UT has an incredible combination of advantages, and we’re in a unique position. With those, how can we do more to change the world? The flag we’re planting is that UT should become the world’s highest-impact public research university.
Let’s unpack that for a minute. I know from our alumni that impact often emerges as a career goal later in life once we reach a certain level of professional success and security. As academics, we often follow similar paths. Dreams of Nobel Prizes in graduate school often take a backseat to just trying to graduate, land a job, get promoted or get tenure. But at some point, top academics begin to focus on impact again — publishing another paper or book is great, but how can we really change the way our field understands, thinks about, or experiences the world around us?
UT has undergone a similar journey. The Texas Constitution called for a “University of the First Class.” But initially, we were essentially a startup university in a fledgling state. Now, we are the academic engine of the country’s most thriving state — and we happen to be situated in the state’s most dynamic city where everybody wants to live.
It’s the time in our journey where we can focus on impact. The concept can inspire and guide us just as it sharpens our focus.
So, how do we have a greater impact? What are our inherent advantages? What are the opportunities we can explore or the needs we can serve? In what areas can we lead, innovate and excel together over the next decade and beyond? We are putting together a shared strategic road map of opportunity for our campus so we can all answer the question, “How do we become the world’s most impactful public research university?”
Today, I want to give you some preliminary thoughts on this critical question. How do we have greater impact? In short, it’s a matter of people, place and pursuits. That is, we create the greatest impact by focusing on our people, taking advantage of our place, and honing our pursuits.
We’ve been working on this over the past year, and we’ve done some great things in the face of pretty strong adversity. We’ve hired some great leaders. We’ve championed free speech. We made UT’s biggest ever investment in graduate education. We’ve launched new degrees and academic programs. Our doctors, pharmacists and nurses have cared for thousands in need. Our faculty helped develop the vaccines that made gathering here today even possible. We even found a rather elaborate way to resume a home-and-home rivalry with a certain university in the state — even if we have to wait until 2025 to do so.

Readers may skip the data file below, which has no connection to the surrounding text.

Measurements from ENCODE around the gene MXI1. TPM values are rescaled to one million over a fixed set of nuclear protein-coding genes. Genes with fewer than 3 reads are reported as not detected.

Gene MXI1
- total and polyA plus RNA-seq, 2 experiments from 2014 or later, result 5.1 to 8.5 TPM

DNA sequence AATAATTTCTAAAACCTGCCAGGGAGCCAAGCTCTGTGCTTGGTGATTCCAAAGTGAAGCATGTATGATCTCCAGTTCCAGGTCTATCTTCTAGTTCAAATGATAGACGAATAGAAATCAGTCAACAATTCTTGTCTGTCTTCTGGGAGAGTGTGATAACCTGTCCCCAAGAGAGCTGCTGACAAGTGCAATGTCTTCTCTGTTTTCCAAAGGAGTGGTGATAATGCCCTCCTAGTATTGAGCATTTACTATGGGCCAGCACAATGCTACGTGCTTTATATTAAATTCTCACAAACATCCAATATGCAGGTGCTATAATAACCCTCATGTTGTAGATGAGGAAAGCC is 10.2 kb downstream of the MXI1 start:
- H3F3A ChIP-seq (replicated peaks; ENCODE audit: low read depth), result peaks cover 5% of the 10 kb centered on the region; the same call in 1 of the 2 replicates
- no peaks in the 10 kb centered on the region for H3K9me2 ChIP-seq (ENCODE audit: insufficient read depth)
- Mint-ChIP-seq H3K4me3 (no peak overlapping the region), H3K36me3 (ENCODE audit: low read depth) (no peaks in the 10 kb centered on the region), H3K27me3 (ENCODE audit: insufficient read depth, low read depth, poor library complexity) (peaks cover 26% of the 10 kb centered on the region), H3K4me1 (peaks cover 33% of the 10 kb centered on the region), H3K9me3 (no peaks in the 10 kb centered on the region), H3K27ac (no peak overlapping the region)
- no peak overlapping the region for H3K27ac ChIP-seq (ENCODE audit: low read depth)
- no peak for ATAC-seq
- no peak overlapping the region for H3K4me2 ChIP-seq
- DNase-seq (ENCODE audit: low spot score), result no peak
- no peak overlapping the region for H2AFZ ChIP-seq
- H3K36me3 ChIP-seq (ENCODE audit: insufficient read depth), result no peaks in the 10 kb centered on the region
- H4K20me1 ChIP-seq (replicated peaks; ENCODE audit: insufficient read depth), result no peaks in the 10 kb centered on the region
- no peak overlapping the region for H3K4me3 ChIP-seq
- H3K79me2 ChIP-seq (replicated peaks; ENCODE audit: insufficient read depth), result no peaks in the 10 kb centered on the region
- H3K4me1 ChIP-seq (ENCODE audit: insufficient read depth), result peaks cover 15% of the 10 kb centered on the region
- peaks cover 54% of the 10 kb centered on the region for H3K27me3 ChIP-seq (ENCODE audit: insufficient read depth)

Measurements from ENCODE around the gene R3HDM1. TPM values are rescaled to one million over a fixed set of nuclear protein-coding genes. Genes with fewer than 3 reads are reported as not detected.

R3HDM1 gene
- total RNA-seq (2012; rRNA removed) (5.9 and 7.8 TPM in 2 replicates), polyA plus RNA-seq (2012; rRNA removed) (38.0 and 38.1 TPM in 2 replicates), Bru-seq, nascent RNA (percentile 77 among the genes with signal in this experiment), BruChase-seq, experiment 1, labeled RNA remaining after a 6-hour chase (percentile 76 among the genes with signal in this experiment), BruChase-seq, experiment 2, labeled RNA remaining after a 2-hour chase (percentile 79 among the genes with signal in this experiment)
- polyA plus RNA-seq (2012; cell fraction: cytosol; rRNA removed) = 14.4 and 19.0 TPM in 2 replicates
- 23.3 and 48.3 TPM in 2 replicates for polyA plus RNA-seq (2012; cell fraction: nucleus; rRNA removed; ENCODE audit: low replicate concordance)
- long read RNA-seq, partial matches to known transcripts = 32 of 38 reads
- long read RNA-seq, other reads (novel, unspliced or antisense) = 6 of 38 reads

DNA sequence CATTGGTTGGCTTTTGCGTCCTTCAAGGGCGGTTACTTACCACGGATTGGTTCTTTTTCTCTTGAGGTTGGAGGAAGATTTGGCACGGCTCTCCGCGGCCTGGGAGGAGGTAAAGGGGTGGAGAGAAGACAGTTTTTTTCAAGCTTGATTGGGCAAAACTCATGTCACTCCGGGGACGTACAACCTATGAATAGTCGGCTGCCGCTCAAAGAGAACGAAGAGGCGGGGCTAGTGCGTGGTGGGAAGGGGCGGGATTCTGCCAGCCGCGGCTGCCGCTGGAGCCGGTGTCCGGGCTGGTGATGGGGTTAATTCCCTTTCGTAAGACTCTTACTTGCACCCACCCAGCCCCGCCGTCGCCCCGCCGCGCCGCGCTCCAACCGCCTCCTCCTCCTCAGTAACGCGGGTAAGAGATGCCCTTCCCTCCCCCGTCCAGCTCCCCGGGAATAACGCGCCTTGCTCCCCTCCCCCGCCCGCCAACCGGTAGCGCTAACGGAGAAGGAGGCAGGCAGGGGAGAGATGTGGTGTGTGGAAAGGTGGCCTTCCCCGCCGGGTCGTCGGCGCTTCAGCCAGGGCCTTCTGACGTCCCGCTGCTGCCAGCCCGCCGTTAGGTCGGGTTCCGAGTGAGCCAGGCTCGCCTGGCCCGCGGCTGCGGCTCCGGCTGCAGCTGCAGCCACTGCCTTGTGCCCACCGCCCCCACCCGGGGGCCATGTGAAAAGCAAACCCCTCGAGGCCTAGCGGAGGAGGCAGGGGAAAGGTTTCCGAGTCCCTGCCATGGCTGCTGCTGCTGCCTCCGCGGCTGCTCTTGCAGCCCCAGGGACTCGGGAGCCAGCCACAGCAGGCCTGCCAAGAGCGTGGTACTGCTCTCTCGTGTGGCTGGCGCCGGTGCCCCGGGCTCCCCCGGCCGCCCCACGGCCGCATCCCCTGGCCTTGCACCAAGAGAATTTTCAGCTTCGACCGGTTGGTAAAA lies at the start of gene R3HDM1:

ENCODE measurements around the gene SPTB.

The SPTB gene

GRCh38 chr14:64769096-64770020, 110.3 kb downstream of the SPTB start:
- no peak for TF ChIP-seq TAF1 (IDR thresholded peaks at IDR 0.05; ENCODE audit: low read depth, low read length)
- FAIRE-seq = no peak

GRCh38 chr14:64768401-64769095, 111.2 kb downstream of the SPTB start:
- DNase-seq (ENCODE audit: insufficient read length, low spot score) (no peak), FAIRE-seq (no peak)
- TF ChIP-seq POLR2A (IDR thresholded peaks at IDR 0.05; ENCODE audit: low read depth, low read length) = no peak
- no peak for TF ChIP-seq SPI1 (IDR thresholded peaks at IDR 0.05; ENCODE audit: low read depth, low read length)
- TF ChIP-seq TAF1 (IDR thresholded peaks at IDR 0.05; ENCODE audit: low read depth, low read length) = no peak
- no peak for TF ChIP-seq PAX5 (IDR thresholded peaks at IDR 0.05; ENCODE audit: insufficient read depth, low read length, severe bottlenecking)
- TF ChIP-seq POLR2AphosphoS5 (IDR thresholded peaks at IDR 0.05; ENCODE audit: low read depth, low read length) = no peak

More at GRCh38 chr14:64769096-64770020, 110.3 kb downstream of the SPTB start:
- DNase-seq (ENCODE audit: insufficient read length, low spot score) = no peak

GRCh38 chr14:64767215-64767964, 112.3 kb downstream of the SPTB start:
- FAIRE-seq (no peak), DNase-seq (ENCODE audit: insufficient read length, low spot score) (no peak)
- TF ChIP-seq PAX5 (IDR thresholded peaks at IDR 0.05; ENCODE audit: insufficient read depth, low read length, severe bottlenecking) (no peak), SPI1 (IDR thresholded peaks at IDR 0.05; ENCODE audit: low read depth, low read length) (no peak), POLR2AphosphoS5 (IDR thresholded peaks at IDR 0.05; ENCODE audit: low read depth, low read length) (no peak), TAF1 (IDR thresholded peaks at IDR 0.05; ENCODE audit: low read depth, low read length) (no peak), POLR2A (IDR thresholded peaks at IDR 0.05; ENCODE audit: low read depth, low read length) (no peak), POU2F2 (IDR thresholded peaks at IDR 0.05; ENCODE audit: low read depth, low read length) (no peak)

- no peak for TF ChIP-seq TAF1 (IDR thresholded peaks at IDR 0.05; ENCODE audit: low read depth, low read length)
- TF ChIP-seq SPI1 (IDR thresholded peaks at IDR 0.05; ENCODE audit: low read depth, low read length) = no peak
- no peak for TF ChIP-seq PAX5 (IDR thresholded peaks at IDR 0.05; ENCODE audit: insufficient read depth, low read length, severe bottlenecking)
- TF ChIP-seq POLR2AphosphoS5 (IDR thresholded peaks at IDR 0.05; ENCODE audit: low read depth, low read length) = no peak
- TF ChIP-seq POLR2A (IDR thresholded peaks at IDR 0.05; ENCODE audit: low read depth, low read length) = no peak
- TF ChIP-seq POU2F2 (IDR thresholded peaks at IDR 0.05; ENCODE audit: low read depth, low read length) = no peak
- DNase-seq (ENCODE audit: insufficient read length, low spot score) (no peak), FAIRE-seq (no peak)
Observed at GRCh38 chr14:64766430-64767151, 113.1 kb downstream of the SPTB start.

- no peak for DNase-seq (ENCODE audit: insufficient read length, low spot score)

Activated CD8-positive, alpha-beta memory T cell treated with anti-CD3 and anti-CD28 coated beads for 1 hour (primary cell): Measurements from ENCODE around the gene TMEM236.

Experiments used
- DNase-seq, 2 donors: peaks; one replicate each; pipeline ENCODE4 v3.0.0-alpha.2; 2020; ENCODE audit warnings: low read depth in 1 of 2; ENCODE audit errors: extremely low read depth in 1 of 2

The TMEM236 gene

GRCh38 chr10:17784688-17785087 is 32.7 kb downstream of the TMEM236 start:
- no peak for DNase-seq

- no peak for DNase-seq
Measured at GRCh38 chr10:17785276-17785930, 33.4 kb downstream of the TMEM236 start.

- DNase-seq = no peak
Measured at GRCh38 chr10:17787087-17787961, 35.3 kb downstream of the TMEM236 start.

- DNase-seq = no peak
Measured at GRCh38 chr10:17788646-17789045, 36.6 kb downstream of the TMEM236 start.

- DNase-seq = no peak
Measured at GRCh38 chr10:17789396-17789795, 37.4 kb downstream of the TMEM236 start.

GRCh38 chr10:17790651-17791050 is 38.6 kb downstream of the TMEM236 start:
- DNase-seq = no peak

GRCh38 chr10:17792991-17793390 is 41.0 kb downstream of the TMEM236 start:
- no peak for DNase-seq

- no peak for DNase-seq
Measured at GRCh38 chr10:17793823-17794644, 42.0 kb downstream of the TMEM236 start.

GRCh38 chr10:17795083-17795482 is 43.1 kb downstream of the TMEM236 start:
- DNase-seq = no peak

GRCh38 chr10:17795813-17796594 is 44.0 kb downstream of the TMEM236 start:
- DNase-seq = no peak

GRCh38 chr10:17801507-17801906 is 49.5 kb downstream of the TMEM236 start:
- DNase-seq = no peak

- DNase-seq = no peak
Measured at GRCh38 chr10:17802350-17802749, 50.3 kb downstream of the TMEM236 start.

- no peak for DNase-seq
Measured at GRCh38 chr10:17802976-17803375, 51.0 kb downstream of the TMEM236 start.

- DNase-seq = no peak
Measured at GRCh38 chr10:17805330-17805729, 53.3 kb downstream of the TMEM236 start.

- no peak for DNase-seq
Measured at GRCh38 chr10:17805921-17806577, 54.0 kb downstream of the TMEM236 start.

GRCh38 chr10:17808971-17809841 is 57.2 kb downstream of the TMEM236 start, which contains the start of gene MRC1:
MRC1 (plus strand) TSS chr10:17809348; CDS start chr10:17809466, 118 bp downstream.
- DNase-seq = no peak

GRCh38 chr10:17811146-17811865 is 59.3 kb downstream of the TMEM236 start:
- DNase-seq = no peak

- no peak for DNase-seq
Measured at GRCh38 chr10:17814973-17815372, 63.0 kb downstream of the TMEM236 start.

We have so much more to come. We’re going to have even greater impact by pulling together great people in this special place and pursuing the right things.
Let’s start with people. As I heard our incredible swimming coach, Eddie Reese, say one time, “There are no great places, only great people.” UT is living proof of that — and we are in the people business. As an institution, we work hard to bring together the best and brightest students, brilliant faculty, exceptional staff, and an incredible alumni base. When we do that, good things tend to happen.
I know this from personal experience. Without Professor Cooley at Trinity and Professor Starks here at UT, my life would have been very different. What’s amazing is that these things happen every day on the Forty Acres. My guess is that if you reflect on your journey with or through UT, you’ll be able to point to some similarly transformative moments and people.
Let me give you an example. Shawn Lee graduated in May from the Cockrell School. As a freshman, he connected with the Texas Rocket Engineering Lab, or TREL for short. They’re a student group developing the first collegiate liquid bipropellant rocket to reach the Kármán line — the boundary between Earth’s atmosphere and outer space. That’s a pretty awesome project, right? About like what we did when we were in college?
It was Shawn’s academic adviser, Sarah Kitten, who connected him to the lab. A faculty member and TREL’s director at the time, Dr. Leon Vanstone, soon became Shawn’s mentor. These experiences didn’t just provide Shawn with knowledge. They taught him how to build cool teams as well as cool stuff. Shawn went on to mentor other students and eventually served as TREL’s CEO and director of operations. He interned at Blue Origin, a rocket and spacecraft company with the mission of building a road to space. Shawn now works for them full time. With people and stories like these, we’ve joked that we may need to change our tagline to “What starts here changes the universe.”
Remember how Shawn found the rocket lab? It was his adviser, Sarah. This is an example showing that leadership and excellence, and so much of what we do on campus, are made possible by our staff, like Sarah. Other examples of our staff’s impact have been clear from the pandemic. From supporting students, to administering nearly 150,000 doses of the vaccine, to communicating with our community, our response to COVID-19 hasn’t just been made possible by staff — it’s been led by them. For UT to have greater impact, it’s more important for us than ever for us to have an incredible, well-supported staff. Meanwhile, the landscape keeps changing, and as new companies move to town, we’re competing with them to recruit and retain the best talent.